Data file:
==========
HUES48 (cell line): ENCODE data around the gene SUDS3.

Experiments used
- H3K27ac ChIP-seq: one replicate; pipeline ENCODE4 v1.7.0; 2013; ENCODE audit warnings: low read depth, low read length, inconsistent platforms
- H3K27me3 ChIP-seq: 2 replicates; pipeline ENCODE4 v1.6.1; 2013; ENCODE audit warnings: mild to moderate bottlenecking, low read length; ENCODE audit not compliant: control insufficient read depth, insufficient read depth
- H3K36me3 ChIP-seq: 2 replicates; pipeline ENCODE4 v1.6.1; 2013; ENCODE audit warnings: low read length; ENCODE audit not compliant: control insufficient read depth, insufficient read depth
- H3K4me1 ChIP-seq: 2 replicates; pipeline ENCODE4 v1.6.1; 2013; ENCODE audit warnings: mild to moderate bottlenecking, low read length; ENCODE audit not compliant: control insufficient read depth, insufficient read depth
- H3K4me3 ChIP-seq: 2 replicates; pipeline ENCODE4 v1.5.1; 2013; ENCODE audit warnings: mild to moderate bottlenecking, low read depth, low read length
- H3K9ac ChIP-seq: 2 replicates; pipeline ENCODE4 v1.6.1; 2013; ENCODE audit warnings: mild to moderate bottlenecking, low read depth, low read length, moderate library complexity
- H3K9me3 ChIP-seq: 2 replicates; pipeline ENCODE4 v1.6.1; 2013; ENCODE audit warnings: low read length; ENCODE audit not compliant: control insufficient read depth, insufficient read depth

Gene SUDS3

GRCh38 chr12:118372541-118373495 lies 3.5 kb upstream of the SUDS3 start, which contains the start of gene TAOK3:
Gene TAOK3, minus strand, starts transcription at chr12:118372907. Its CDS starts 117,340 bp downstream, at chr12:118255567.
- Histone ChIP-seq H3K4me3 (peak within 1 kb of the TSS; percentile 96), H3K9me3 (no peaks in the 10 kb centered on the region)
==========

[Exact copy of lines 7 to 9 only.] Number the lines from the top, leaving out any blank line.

- H3K4me3 ChIP-seq: 2 replicates; pipeline ENCODE4 v1.5.1; 2013; ENCODE audit warnings: mild to moderate bottlenecking, low read depth, low read length
- H3K9ac ChIP-seq: 2 replicates; pipeline ENCODE4 v1.6.1; 2013; ENCODE audit warnings: mild to moderate bottlenecking, low read depth, low read length, moderate library complexity
- H3K9me3 ChIP-seq: 2 replicates; pipeline ENCODE4 v1.6.1; 2013; ENCODE audit warnings: low read length; ENCODE audit not compliant: control insufficient read depth, insufficient read depth